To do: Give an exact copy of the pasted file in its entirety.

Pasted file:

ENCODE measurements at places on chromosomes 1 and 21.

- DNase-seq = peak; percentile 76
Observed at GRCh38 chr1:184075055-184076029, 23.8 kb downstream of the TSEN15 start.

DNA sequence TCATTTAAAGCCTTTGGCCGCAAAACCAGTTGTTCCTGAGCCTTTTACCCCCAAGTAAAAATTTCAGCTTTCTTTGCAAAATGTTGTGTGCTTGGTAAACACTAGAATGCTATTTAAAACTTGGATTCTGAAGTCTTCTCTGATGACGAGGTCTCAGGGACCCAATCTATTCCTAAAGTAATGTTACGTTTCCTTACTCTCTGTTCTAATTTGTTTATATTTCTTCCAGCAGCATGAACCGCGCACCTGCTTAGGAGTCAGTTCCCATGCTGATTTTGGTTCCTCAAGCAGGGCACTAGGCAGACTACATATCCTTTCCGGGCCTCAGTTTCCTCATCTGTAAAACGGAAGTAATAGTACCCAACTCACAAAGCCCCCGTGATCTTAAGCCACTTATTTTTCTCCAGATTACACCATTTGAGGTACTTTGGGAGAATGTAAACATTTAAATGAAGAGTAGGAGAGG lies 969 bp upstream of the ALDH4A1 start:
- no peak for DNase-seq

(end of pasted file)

ENCODE measurements at places on chromosomes 1 and 21.

- DNase-seq = peak; percentile 76
Observed at GRCh38 chr1:184075055-184076029, 23.8 kb downstream of the TSEN15 start.

DNA sequence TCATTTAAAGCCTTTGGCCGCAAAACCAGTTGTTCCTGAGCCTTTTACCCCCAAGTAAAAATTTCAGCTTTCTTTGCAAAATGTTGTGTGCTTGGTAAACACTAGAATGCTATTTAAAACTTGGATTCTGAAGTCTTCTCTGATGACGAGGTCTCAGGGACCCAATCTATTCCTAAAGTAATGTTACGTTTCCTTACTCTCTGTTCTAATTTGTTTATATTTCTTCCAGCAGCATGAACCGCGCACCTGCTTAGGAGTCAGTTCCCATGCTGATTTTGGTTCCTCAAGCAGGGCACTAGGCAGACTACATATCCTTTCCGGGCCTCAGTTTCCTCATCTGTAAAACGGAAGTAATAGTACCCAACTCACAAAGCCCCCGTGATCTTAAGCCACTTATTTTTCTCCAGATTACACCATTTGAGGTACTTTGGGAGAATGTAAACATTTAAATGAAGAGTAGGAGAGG lies 969 bp upstream of the ALDH4A1 start:
- no peak for DNase-seq